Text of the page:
requirements.txt.in is optional. The dependencies of your project must be declared primarily in setup.py or setup.cfg (if you use setuptools), or in pyproject.toml if you use another PEP 517 build backend such as flit. requirements.txt.in may contain additional constraints if needed, such as version constraints on indirect dependencies that you don’t control, or VCS links for dependencies that you need to install from VCS source.

I have added a constraint in requirements.txt.in but pip-df sync does not honor it. What is going on?

pip-df sync always gives priority to versions pinned in requirements.txt, unless explicitly asked to do otherwise. After adding or changing constraints or VCS references for already pinned requirements, use the --update option like so:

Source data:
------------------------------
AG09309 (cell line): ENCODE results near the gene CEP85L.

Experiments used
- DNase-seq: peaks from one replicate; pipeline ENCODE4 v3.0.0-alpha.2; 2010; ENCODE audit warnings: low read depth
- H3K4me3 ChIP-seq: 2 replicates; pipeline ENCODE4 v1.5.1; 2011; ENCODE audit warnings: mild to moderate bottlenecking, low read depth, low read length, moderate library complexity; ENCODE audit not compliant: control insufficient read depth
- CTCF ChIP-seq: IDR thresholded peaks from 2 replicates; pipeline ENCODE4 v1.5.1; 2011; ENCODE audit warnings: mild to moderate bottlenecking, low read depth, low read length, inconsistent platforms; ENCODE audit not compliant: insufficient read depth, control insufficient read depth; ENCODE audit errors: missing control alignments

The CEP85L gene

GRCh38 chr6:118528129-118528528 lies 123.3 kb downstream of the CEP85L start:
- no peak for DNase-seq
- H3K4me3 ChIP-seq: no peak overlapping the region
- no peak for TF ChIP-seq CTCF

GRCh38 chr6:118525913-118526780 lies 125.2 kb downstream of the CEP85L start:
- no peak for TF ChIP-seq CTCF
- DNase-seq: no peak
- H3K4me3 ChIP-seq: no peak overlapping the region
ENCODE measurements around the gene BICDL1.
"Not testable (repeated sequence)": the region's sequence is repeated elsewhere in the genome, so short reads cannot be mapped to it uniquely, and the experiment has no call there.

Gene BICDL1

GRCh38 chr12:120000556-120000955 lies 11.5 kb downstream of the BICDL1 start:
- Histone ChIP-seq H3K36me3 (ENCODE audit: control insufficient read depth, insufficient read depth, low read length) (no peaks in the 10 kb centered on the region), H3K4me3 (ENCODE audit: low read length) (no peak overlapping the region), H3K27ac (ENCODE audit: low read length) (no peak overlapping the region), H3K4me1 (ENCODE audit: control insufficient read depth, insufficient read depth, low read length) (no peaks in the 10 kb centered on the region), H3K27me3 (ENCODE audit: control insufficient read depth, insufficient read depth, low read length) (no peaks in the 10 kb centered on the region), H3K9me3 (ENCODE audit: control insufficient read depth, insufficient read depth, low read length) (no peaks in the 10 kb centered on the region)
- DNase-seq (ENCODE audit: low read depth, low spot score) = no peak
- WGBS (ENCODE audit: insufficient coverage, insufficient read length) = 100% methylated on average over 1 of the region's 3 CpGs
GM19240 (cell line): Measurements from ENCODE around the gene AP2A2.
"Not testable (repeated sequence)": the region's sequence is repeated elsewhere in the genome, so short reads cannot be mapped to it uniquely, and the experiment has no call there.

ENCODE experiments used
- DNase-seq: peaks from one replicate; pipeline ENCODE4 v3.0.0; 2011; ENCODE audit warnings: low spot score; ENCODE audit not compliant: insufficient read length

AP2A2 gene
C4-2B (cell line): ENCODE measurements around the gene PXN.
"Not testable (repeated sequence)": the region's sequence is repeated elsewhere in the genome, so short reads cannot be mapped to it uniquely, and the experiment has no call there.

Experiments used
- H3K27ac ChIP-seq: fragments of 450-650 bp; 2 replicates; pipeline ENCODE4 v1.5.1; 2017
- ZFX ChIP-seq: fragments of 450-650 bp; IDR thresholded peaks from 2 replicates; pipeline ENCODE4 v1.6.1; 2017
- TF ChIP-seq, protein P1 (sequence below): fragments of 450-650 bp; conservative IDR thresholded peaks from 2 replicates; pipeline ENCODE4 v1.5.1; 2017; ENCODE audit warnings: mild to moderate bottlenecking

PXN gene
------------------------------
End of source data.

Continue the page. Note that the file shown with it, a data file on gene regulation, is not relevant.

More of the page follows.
pip-df sync --update DEPENDENCY1,DEPENDENCY2,...

pip-deepfreeze erroneously complains python is not running in a virtualenv.

The most probable cause is that you used an older version of virtualenv which does not generate PEP 405 compliant virtual environments. virtualenv version 20 and later are supported, as well as the Python 3 native venv module. Should this problem be prevalent in practice, we may add support for older virtualenv versions, or add an option to ignore the virtualenv sanity check (which is only there to prevent pip-deepfreeze to corrupt the system Python packages by accident).

How can I pass options to pip?